That was one of the essential ideas of the presentation that shall not be named – that we live in exponential times. If Kurzweil is right in his prediction that by mid-century a $1000 computer will exceed the computational capability of the human race, then life is going to be radically different, and our brains have literally not evolved in such a way for us to truly understand that. Our brains do a pretty good job of projecting things out linearly, but we suck at exponential (which is a really important point that Kurzweil makes several times).
Here’s the example that I use with my Algebra class to demonstrate this. Take a standard piece of Xerox paper and fold it in half. Then fold it in half again. And again. And again. How many times do you have to fold it in half until the thickness equals the distance from the Earth to the Moon? (Yes, understanding you couldn’t physically fold it in half that many times, but assuming you could.) Go ahead, take a gut-level, intuitive guess of how many times. Answer below.
Richard Miller, chair of the English Department at Rutgers, says that
We're living in the time of the most significant change in human expression in human historyand that
We are no longer grounded in the printing press; what you see before us is the networked world.The networked world is different than the world in the previous centuries. Yes, we’ve always had networks. The cavemen had learning networks. They knew who to go to learn about hunting, and who was the expert on gathering, and who to learn from about how to defend the tribe. And our networks evolved and expanded over time, and include our extended families, and our neighborhoods, and our places of employment, and often a professional community. And they includes books, and 20th century media like radio and television. But I still don’t think that compares to the potential (realized by some, not by others) of our learning networks today. I have teachers on six continents that I learn from every day. Many of whom I’ve never met face-to-face.
This is different, and it requires different skills.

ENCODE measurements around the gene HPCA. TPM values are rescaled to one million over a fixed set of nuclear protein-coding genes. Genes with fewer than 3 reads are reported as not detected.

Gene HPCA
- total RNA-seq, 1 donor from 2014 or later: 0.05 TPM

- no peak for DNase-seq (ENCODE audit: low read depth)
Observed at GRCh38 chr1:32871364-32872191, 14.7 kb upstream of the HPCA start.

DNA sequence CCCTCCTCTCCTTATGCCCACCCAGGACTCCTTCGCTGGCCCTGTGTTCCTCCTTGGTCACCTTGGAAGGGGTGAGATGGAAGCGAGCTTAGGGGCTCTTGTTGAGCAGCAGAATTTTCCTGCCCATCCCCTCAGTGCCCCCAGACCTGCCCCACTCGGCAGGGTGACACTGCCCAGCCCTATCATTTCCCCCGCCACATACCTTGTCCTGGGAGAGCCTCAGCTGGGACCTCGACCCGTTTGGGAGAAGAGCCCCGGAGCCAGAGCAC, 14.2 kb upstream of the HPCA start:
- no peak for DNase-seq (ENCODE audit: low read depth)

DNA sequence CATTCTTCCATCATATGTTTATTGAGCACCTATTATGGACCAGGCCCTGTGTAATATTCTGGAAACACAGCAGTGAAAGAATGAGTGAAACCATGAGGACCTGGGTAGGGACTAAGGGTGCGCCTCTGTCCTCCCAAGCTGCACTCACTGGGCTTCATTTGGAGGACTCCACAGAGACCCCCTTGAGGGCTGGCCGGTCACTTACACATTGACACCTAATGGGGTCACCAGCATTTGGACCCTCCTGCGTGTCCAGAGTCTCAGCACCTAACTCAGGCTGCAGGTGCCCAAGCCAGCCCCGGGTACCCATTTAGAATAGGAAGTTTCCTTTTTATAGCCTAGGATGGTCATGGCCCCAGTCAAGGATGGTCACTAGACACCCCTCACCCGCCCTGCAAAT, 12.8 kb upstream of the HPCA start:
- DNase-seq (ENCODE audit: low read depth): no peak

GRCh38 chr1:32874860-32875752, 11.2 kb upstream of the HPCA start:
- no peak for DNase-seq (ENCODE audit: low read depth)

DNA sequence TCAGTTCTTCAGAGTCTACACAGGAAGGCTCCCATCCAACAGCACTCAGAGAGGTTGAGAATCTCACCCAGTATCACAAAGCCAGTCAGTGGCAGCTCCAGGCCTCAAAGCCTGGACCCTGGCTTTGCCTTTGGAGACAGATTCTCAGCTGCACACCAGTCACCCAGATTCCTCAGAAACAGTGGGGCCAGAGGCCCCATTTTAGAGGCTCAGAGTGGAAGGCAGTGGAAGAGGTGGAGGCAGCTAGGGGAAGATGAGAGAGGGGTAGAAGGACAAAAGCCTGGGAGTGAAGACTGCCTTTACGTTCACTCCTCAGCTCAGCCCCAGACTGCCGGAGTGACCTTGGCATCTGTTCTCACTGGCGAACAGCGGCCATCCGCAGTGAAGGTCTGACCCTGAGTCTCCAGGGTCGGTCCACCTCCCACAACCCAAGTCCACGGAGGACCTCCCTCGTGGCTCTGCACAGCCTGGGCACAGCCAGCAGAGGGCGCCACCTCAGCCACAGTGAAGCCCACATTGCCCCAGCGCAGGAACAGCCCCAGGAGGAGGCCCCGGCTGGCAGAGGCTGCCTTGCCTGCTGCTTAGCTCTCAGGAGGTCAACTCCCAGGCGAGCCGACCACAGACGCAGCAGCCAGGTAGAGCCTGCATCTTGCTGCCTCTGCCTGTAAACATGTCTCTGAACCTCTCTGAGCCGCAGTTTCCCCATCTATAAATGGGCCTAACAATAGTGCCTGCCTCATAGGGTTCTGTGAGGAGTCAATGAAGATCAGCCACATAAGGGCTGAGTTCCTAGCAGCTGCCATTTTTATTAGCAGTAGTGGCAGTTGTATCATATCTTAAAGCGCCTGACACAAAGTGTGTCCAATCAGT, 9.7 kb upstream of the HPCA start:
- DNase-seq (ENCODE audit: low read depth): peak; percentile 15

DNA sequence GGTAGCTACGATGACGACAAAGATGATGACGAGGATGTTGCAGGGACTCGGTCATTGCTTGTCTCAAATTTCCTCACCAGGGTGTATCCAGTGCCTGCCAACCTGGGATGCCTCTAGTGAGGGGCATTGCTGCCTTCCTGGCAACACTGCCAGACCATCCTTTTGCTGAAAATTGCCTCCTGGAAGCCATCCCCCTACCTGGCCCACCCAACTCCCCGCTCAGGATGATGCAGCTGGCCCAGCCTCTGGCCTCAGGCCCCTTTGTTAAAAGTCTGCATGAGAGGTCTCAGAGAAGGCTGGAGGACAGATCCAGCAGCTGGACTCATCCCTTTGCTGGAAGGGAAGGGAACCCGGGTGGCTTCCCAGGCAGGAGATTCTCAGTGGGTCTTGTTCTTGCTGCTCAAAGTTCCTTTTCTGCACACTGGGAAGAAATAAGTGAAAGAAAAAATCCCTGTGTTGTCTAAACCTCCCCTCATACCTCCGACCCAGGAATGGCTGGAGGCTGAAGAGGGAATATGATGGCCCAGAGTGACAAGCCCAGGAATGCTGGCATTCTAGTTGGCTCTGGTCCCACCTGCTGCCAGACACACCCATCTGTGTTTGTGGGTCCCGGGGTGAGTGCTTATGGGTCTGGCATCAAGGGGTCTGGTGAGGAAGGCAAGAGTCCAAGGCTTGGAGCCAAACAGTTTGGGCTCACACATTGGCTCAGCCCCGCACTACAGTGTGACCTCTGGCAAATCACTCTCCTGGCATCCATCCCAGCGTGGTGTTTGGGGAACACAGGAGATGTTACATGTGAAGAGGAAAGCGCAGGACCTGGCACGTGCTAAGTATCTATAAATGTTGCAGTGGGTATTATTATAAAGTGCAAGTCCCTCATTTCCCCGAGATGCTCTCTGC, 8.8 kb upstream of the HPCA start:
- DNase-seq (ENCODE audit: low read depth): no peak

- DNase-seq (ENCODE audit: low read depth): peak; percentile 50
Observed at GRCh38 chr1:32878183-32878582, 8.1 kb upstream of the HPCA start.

Miller goes on to say,
To compose, and compose successfully in the 21st century, you have to not only excel at verbal expression, at written expression, you have to also excel in the use and manipulation of images. That's what it means to compose . . . All of our students, regardless of discipline, regardless of major, can come together and work on this central activity of multimedia composition. That’s writing in the 21st century. It’s multiply authored, it’s multiply produced.I think that if you agree that multimedia composition is a “central activity” of communication in our current time, then that requires some things to change.He also says,
We do not have a pedagogy on hand to teach the kind of writing [composing?] I'm describing. It needs to be invented.Invented certainly suggests there’s something new here.
Jason Ohler defines literacy as “being able to consume and produce in the media forms of the day.” Is anyone going to argue that the “media forms” of today are not significantly different than media forms previously? Or that our ability to not only consume, but produce them, is not significantly different? Different not only in form, but in ubiquity, presence, function, and impact? As the National Council for the Social Studies says,
We live in a multimedia age where the majority of information people receive comes less often from print sources and more typically from highly constructed visual images, complex sound arrangements, and multiple media formats.This is different, and it requires different skills.
The National Council of Teachers of English says,
Because technology has increased the intensity and complexity of literate environments, the twenty-first century demands that a literate person possess a wide range of abilities and competencies, many literacies. These literacies are . . . multiple, dynamic and malleable.21st Century Skills, however you define them, are not static. They are “multiple, dynamic and malleable.” If folks want to use "21st Century Skills" as a catch-all label, I think that’s fine. If folks don’t want to use that label as a catch-all, then that’s fine as well. I think we need to move beyond arguing about the label, beyond saying there’s one right way to do this. If “literacies” is an accurate description, then it’s a core set of skills that all students (people) need to have, and I suspect having a course dedicated to it and/or embedding it in all classrooms are both better approaches than dismissing them because of the label.
Today is different, and it does require different skills. So what’s so wrong with having different approaches to help students learn those skills? There's no one right way.
Oh yeah. 42. Forty-two folds for the thickness of the paper to equal the distance from the Earth to the Moon. Most folks’ intuitive guesses are five or more orders of magnitude off. We suck at exponential. If we’re so bad at imagining that, then what else do we lack the capacity to imagine?